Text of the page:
Because of the refusal of the unruly inhabitants to agree, the military commander of the Aegean Nikostratos Kalomenopoulos sent to Naxos a detachment of the Gendarmerie of 250 men with many Cretans among them, who on January 2, 1917 under the orders of Lieutenant Dimitrios Samartzis invaded Apeiranthos, and among other barbarities, shot against the gathered crowd with machine guns and killed 32 residents (23 of whom were elderly and women and children), wounded 44 (15 of whom were disabled), arrested 120 men who forced them to bury the victims in a mass grave and conscripted those of suitable age, and finally martial law was declared in the village. A month later, on February 5, the municipal council capitulated and signed a declaration of accession to the government of Thessaloniki, at which point Lieutenant Rousakis lifted martial law.

Three years later, when the incident became known, the Venizelos government introduced a bill to compensate the affected residents. The massacre of Apirantho is considered the greatest crime of the National Defense Movement, while it determined the electoral preferences of the Apirantites for several decades


In modern times, Apeiranthos has a Primary school with 45 students, a Kindergarten with 15 students, a women’s weaving art cooperative and five museums: the Archaeological Museum of Apeiranthos, the Folklore Museum, the Geological Museum, the Museum of Natural History and the Museum of Visual Arts. In the Archaeological Museum there are mainly findings from the Cycladic era, i.e. from the 3rd millennium BC. Among them the striking slabs of Korfi t’Aroni. The holy church of the village is dedicated to the Dormition of the Virgin. The village’s library has been operating since 1964, with approximately 26,000 titles, (making it one of the largest in Greece) dedicated to the memory of Nikos Glezou who was executed by the Nazis on 10-5-44.

About 35 shops serve the locals as well as the visitors who exceed 20,000 in the summer months of the year.

The president of the local council is Manolis G.Augerinos, a retired businessman, who lives permanently in the village (and his father had been President), who succeeded Georgios Bakalos.

Aperathou, as the village is usually called, is connected by road to the coastal Moutsuna Naxos which is the terminus of the aerial cableway of the Naxos emery mines and the port of the village, as well as to the other coastal settlements of the SE. Naxos. It is located on the eastern road axis Chora Naxos – Filoti – Apeiranthos – Stavros Keramotis.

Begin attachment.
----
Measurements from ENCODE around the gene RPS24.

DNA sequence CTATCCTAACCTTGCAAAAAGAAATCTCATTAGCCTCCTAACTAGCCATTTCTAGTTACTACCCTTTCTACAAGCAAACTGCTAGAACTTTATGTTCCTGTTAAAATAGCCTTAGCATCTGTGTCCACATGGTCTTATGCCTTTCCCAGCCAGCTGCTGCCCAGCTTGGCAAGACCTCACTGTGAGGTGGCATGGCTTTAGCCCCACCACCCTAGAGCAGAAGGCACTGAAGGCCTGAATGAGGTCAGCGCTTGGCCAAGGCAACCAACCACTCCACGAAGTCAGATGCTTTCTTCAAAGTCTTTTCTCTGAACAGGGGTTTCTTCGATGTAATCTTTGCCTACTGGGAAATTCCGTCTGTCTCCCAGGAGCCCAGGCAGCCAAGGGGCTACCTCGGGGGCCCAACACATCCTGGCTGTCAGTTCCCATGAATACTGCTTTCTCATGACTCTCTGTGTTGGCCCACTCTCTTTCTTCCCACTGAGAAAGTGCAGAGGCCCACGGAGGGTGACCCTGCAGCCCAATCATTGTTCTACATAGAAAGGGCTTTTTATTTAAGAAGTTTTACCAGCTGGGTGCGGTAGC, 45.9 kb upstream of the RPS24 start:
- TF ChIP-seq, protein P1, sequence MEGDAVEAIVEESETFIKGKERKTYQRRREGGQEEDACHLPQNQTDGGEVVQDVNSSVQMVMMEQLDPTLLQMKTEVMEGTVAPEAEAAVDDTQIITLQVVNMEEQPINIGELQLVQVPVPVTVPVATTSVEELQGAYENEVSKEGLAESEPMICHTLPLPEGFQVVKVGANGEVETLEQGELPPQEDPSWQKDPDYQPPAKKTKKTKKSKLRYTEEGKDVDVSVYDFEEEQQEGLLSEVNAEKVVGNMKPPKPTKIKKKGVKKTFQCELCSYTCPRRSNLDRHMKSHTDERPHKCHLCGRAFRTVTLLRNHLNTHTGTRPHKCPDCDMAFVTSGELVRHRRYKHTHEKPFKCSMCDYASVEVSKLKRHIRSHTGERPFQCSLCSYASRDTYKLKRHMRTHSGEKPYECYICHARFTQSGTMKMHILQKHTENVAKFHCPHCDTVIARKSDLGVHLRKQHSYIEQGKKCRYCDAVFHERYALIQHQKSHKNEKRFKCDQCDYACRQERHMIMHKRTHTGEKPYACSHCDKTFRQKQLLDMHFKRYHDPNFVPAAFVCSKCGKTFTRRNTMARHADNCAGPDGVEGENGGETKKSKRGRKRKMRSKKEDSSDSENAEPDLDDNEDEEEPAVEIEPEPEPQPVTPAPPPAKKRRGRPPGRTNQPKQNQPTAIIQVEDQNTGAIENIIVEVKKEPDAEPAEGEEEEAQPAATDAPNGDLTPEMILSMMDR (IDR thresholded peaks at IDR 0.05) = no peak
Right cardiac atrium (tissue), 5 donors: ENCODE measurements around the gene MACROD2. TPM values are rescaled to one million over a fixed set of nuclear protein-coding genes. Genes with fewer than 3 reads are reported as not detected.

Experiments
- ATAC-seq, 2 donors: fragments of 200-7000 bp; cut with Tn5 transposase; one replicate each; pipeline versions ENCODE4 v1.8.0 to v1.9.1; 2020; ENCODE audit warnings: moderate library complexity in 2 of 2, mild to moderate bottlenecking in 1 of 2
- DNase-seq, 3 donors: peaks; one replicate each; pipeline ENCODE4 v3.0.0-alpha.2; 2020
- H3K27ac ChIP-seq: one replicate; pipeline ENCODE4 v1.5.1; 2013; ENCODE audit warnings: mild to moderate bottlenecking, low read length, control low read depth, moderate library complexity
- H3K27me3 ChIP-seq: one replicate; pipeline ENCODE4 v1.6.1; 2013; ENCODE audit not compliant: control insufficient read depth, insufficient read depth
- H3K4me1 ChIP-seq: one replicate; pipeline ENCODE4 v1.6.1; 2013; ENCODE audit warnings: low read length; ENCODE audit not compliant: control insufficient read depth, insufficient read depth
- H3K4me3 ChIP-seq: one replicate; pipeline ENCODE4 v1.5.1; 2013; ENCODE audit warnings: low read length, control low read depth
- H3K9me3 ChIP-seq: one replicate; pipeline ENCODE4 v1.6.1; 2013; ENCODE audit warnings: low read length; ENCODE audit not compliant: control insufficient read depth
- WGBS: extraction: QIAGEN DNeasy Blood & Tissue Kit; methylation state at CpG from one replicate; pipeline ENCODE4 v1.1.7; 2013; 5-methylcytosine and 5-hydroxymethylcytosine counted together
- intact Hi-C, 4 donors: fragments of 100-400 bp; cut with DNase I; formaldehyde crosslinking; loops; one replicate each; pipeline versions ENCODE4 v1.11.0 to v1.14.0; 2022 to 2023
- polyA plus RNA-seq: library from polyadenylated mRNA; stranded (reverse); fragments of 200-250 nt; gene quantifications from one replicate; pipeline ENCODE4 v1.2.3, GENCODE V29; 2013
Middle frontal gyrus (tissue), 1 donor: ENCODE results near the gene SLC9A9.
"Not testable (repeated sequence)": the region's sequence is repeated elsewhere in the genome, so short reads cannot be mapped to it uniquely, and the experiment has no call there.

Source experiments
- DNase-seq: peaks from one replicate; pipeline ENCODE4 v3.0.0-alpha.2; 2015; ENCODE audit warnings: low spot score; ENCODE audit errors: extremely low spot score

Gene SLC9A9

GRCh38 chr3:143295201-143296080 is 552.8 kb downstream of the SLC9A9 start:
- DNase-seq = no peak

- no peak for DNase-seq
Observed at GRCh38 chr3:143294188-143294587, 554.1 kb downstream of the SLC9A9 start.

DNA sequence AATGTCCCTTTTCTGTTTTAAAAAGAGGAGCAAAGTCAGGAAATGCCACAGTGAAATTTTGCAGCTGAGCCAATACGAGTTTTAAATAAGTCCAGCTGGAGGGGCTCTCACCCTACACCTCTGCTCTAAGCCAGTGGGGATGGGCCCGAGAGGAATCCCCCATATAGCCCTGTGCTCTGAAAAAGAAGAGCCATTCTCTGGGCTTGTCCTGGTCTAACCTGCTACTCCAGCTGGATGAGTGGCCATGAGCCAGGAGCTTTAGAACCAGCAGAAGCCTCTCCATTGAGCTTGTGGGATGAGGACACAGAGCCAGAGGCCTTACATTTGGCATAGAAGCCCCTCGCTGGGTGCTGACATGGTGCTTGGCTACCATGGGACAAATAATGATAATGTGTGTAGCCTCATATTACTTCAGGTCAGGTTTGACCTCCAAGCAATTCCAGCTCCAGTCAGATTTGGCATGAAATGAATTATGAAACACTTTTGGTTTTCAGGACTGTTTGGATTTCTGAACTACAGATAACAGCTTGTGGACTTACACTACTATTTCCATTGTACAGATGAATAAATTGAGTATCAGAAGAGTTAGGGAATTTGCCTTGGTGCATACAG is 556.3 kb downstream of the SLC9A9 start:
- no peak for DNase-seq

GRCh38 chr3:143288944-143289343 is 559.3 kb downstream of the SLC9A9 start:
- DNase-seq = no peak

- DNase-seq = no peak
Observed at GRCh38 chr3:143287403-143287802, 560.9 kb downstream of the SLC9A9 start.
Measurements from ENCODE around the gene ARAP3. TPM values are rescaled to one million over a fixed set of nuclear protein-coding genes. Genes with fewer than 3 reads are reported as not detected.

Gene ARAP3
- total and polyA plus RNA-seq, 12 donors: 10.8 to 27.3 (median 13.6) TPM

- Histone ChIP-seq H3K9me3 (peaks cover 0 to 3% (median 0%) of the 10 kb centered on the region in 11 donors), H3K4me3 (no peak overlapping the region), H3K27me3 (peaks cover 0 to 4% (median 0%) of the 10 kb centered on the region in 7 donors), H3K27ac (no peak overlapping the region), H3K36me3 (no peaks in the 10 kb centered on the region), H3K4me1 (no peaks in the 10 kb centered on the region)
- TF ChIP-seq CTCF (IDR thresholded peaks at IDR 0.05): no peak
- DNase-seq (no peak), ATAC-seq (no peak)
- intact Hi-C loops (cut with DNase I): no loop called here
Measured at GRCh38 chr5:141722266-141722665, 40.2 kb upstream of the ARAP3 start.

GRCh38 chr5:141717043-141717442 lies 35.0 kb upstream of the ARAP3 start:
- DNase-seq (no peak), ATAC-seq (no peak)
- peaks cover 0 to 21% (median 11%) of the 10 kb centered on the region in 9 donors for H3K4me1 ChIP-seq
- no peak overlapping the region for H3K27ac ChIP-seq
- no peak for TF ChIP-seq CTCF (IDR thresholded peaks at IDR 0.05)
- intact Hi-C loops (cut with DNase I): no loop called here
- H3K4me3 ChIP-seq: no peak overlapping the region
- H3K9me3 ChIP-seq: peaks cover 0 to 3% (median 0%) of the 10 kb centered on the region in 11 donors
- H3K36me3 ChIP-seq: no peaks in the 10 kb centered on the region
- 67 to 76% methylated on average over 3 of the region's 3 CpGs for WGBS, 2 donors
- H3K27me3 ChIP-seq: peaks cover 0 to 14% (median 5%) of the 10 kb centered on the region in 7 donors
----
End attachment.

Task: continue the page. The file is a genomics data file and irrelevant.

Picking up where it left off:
The village has been characterized as a traditional settlement since 1978.[20] The village is developed around two 17th century Towers, which once belonged to Frankish landowners. One of them is the tower of Zeugolis. The settlement still preserves its Venetian architecture, with narrow cobblestones with arches. Every corner of it is a unique creation of popular architecture, even the variety in the forms of the anephanes (chimneys) constitutes a “valley of the anephanes”. The economic and artistic flourishing in the Byzantine years is evidenced by churches with overlapping layers of frescoes from the era of Iconoclasm until the 13th century. In one of them, Agia Kyriaki, the performances are non-figurative and depict birds with ribbons around their necks.


Idiom – Customs:

The Aperathian language idiom that preserves ancient Greek and Byzantine elements, the oldest customs such as the Koudounatis at Halloween, the weaving tradition and above all the Aperathian song, the ability of men and women to “speak” in verse – Aperathou is “the village that writes poetry” – make Aperathou a special place among the special ones throughout the Aegean. It is a tradition that goes back to the Byzantine years and antiquity, as evidenced by the surviving monuments.